Where does that leave the Conservatives? In rather a tricky position given David Cameron’s talk of still pressing on hoping to win the boundaries vote.
All three options that leaves his party with are far from good.
Option one: copy the other two parties and select candidates based on existing boundaries. That undermines the talk of still hoping to win the boundaries vote, opening up Cameron to criticisms that not even his own party believes the vote can be won and giving members of other parties an absolute gift when it comes to the eventual debate.
Option two: select candidates based on the new boundaries. That runs into the problem of who is going to want to be selected for the new boundaries, putting time and effort into working a constituency which most likely won’t exist? Even if they do put in the effort, large parts of that effort will end up being wasted in the wrong places if the boundaries do not change.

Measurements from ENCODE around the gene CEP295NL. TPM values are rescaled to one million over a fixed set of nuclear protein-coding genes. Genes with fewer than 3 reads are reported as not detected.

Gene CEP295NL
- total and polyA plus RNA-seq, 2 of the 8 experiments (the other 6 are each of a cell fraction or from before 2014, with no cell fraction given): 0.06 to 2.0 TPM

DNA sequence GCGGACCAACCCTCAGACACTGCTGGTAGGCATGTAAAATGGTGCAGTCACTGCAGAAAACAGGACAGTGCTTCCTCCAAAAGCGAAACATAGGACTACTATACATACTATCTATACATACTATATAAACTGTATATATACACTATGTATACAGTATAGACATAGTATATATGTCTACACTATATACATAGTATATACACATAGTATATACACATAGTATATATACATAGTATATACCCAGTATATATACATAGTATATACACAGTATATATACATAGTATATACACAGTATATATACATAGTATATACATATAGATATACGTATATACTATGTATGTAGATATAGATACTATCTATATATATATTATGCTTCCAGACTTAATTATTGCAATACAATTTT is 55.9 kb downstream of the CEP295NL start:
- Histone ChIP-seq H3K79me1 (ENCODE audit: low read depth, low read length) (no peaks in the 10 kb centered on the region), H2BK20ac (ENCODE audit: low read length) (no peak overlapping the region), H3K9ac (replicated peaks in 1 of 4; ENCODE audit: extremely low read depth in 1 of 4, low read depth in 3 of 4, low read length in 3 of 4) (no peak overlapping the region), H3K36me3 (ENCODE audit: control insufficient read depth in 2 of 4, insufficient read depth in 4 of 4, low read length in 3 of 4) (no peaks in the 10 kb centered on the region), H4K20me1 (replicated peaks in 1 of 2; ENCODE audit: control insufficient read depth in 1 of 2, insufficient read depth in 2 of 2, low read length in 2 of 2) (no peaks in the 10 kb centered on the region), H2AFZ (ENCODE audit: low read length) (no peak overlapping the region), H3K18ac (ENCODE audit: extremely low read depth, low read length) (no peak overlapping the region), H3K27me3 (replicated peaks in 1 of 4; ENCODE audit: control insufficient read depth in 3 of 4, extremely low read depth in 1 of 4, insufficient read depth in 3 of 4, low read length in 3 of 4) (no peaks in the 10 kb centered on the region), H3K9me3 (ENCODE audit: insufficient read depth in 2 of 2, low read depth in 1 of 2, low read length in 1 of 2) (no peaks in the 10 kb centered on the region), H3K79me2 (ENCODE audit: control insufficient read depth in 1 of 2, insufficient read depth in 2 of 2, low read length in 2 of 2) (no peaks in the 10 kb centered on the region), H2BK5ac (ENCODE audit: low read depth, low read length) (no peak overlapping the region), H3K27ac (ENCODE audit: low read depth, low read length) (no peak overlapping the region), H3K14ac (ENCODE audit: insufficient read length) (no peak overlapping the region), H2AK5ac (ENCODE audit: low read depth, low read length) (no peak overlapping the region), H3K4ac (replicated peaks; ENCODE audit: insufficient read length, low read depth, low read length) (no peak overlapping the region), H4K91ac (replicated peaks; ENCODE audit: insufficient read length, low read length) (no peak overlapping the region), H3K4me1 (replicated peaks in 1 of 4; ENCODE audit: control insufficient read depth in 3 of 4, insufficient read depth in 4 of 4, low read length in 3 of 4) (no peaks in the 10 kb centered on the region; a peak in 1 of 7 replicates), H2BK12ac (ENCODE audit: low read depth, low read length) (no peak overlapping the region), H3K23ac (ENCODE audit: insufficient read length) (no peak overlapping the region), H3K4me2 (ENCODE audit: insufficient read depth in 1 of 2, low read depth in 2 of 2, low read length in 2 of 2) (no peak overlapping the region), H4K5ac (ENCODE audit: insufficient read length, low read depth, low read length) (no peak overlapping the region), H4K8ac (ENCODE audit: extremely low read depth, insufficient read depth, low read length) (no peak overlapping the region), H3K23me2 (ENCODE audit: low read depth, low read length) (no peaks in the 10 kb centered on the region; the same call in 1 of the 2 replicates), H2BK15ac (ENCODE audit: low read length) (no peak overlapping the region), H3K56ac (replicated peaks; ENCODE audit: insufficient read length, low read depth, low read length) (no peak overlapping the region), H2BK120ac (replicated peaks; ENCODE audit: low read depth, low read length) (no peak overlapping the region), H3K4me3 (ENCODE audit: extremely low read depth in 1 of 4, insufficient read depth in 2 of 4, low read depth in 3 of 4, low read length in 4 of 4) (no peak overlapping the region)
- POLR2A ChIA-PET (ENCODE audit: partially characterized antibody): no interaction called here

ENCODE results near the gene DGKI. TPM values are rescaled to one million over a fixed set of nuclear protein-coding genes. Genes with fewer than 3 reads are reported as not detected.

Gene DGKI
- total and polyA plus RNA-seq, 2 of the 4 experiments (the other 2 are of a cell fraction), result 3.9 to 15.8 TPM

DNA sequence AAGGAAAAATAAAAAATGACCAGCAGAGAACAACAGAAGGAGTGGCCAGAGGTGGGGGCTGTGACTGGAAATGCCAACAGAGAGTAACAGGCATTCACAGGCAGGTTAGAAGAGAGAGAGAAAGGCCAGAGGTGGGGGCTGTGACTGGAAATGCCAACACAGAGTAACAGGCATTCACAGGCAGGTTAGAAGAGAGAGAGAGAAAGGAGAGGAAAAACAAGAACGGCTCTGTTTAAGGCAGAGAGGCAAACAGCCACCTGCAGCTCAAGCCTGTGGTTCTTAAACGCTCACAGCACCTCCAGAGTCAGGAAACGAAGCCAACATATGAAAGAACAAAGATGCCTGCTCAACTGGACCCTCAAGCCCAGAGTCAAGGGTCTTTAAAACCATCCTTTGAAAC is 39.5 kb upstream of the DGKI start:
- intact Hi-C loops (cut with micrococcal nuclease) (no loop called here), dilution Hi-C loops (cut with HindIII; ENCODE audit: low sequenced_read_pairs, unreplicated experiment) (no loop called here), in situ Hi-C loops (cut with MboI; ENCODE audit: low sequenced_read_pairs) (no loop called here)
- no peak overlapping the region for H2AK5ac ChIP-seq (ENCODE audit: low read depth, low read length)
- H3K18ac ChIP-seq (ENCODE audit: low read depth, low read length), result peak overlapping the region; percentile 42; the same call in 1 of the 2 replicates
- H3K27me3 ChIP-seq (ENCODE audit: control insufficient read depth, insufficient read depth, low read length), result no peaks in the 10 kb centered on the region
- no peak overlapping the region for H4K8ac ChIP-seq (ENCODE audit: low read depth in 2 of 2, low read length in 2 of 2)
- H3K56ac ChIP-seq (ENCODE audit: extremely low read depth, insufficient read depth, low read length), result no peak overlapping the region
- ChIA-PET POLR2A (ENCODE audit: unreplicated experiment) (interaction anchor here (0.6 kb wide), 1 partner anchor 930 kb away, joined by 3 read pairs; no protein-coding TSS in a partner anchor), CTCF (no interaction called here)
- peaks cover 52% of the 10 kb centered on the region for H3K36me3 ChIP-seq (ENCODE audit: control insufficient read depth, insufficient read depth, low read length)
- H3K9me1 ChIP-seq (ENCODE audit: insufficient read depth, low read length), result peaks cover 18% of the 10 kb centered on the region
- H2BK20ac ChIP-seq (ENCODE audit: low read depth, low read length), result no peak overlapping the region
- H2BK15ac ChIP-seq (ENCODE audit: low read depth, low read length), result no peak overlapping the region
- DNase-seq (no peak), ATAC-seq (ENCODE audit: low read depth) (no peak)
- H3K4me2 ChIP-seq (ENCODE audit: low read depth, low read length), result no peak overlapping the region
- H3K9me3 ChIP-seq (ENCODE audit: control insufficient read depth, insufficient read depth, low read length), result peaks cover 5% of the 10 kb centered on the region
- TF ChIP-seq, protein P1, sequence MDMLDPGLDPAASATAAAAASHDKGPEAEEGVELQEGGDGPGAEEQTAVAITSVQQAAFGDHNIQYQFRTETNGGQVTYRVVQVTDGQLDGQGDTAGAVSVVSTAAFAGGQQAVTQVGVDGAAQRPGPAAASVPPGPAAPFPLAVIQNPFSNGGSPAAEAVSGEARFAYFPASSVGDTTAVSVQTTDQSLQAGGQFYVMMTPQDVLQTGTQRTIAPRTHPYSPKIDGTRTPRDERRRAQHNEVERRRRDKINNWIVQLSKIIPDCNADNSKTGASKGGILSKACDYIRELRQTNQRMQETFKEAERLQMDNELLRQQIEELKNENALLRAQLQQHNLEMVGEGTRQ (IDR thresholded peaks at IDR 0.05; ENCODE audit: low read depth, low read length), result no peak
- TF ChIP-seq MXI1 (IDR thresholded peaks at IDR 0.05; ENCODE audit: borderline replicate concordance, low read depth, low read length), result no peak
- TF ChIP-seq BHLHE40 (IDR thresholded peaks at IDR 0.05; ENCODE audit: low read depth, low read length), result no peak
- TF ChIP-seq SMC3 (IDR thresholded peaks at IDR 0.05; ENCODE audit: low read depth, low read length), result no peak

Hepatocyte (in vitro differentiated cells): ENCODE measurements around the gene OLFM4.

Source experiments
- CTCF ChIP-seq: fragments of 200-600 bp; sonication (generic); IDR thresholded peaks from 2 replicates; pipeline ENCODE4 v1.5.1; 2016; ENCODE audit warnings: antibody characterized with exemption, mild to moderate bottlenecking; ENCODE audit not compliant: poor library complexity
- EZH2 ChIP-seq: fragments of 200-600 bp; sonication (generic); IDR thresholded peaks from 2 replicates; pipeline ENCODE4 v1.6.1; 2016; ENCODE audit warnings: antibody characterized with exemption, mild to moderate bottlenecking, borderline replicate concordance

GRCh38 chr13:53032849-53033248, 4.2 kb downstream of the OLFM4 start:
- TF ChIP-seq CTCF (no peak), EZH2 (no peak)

Option three: only select for those seats which do not change much either way. The safe option – and also the option which leaves rival candidates a free run in many marginal seats.
Three options, all poor. I guess David Cameron wasn’t thinking through the practical details of political organisation when he decided to say he’d press on hoping to get boundary changes through…
UPDATE: Dilemma no more; the Conservatives will select on the old boundaries.